Phimosis refers to abnormal tightness of the foreskin, preventing its being retracted over the glans penis. Physiologic phimosis occurs naturally in males up to and including adolescence. Pathologic phimosis has several causes.
Phimosis presents with the following characteristic clinical features.
In case of phimosis, there is no role of investigations in the diagnosis. The diagnosis can be made exclusively by proper history and physical examination of the patient.
Physiologic phimosis resolves itself by the time a child reaches puberty and requires no medical or surgical intervention for its correction.
For pathological phimosis, the conservative treatment consists of stretching the foreskin over the glans either manually or with tools under the guidance of a physician which can resolve the problem by widening the preputial ring. But this can also lead to permanent swelling and although a non-invasive procedure, it is avoided.
Medical treatment of phimosis consists of steroids. Topical steroids (like cortisone) application on the preputial orifice can help soften the skin   .
The surgical treatment can be done by the following  .
Pathological phimosis is more likely to occur in case of repeated manual attempts to cause retraction of foreskin in congenital phimosis.
With proper care and treatment, complete resolution of the condition can occur. 80 to 90 % of the cases respond to corticosteroid therapy. 75% of the cases can be corrected with manual reduction method.
Phimosis can be either by physiological or pathological .
At the time of birth, the foreskin is firmly attached to glans penis. This persists through early childhood till puberty and resolves thereafter.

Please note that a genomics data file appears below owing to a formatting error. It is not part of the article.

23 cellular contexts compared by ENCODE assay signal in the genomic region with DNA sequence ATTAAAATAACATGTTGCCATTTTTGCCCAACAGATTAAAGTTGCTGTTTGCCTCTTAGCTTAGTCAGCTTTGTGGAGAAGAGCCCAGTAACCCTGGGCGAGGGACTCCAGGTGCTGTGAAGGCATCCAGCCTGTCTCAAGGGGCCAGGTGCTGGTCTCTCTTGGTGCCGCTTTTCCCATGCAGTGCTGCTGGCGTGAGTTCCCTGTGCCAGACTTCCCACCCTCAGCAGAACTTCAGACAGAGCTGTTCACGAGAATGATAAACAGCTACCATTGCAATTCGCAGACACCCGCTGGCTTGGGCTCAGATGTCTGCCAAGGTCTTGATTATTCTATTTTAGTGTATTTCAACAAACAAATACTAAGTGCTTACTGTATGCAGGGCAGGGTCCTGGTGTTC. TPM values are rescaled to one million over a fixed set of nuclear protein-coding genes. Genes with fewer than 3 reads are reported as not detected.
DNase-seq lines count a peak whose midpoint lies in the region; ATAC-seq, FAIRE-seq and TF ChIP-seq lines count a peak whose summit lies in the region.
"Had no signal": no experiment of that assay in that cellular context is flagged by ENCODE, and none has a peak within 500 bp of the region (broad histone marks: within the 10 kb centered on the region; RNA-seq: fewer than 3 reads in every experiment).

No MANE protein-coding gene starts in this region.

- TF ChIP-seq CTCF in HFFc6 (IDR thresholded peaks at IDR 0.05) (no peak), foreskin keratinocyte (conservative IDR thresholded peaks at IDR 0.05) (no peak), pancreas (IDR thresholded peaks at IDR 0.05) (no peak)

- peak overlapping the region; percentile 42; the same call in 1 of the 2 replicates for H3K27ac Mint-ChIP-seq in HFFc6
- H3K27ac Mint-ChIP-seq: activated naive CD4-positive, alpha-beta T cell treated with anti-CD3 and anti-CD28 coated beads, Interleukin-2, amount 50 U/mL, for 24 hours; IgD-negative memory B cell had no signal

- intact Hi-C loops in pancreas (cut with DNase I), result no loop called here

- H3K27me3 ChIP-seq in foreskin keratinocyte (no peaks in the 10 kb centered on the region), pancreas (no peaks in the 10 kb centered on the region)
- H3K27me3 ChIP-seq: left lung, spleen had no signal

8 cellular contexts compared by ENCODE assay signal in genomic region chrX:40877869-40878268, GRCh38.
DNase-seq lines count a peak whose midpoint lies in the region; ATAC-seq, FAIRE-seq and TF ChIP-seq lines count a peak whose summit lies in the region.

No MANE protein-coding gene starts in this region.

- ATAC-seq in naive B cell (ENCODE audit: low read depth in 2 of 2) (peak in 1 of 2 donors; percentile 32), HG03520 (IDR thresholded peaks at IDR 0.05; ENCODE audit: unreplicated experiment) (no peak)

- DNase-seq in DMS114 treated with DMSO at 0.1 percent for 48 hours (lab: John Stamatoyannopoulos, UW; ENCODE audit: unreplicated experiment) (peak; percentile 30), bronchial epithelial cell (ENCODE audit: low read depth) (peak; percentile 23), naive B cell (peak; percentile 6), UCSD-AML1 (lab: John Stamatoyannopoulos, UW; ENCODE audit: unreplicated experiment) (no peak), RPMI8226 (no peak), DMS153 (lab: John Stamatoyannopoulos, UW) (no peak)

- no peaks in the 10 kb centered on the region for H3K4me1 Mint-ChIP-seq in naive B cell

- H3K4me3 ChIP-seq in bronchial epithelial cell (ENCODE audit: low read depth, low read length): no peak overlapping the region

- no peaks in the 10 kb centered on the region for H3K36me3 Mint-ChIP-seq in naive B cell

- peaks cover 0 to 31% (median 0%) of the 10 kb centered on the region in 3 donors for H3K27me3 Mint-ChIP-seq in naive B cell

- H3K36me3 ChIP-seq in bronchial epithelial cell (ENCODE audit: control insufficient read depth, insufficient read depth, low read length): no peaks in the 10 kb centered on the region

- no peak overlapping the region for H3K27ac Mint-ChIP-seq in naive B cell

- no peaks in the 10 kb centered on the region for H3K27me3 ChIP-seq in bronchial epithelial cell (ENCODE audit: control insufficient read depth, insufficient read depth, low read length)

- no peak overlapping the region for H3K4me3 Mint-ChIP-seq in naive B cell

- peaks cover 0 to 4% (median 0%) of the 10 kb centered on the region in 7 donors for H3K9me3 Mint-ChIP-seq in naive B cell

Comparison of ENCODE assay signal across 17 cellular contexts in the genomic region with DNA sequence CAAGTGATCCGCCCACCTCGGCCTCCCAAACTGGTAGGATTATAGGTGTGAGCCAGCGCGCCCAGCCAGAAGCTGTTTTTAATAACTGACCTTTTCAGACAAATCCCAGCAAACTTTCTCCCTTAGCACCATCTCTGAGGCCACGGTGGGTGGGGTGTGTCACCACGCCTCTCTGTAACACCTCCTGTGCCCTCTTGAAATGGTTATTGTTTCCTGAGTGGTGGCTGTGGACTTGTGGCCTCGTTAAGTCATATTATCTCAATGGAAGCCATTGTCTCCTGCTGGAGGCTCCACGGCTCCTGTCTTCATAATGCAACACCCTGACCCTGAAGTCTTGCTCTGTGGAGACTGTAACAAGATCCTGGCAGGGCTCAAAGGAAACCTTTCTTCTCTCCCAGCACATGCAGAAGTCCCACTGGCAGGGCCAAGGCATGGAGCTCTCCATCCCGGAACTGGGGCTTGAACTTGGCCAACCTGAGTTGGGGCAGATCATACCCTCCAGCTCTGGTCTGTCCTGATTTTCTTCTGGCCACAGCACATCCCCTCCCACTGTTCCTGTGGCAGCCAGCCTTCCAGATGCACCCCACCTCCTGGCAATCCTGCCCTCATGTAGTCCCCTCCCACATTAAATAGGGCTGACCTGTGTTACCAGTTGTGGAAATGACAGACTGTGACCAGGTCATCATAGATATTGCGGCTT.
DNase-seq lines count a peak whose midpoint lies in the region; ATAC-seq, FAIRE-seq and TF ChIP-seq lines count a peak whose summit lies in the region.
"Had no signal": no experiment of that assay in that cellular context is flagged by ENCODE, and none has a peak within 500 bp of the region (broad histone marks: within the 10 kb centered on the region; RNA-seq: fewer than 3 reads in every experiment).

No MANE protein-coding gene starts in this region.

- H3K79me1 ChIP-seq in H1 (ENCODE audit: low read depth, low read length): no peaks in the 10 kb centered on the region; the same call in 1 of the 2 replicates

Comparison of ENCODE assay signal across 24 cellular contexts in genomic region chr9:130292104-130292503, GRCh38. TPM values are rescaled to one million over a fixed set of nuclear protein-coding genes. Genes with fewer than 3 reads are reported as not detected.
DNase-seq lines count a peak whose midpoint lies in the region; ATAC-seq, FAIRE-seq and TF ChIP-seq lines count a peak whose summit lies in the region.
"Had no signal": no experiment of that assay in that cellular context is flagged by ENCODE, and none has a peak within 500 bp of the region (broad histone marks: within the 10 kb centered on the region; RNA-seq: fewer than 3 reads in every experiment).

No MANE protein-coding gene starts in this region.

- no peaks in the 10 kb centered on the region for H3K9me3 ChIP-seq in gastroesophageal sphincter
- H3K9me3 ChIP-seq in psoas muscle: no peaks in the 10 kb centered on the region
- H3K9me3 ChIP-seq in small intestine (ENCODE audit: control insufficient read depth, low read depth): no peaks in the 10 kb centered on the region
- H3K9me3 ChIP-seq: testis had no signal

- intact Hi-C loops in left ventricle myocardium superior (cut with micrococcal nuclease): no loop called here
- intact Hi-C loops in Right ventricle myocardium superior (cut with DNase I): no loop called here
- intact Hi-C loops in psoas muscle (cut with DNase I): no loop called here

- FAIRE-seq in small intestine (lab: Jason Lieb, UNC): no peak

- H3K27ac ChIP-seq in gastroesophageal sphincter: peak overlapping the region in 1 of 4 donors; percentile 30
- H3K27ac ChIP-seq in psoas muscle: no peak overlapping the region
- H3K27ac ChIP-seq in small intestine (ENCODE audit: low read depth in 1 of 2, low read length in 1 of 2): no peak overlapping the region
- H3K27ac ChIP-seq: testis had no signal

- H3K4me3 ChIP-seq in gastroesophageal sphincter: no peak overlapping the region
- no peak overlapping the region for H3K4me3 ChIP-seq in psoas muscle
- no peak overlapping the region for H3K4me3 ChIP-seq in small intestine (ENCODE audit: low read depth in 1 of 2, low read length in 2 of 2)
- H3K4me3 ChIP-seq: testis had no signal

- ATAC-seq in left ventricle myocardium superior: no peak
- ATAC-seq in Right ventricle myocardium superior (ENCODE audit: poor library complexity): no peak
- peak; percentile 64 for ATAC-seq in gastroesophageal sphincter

Inability of the foreskin to retract after attaining puberty constitutes pathological type of phimosis.
Pathological phimosis can have a number of causes.
Physiologic phimosis is common in about 10% of the males by the age of 3 and in about 5% by the age of 16. The incidence of phimosis is more among the uncircumcised as compared to the uncircumcised males. Phimosis rarely affects the females.
The normal penis is composed of the shaft, the glans penis and the prepuce. The inner surface of prepuce is firmly adherent to the glans in infancy and early childhood (physiological phimosis). These adhesions later on breakdown and form pearly white beads called “smegma” under the foreskin.
It is not possible to prevent the congenital (physiological) form of phimosis. However, pathological phimosis can be prevented by the use of the following preventive measures.
Phimosis is a penile disorder in which the foreskin of the penis is attached to the underlying penile tissue and cannot be retracted over it. The disease is common in the males who have not been circumcised.
Difficulty while urinating or while performing normal sexual activity are common complaints associated with phimosis.
The condition may also be found in females to a lesser extent (clitoral phimosis). Closely related to phimosis is another disease, paraphimosis, in which the skin of penis is retracted beyond the corona and cannot be returned back to the unretracted position.
Phimosis is the condition in which the foreskin of the penis is attached to the underlying skin and cannot be retracted over the head of the penis. This can lead to painful erection and difficulty while urinating and during intercourse. Erection is also painful.
The attachment of foreskin to glans penis (head of the penis) is normal in childhood and it detaches itself at puberty. If the condition persists even after puberty, it is known as phimosis. Non-invasive procedure of treating phimosis consists of retracting the foreskin over the head manually. Ointments are also available for this purpose. Observing proper hygienic measures can help avoid phimosis in adults.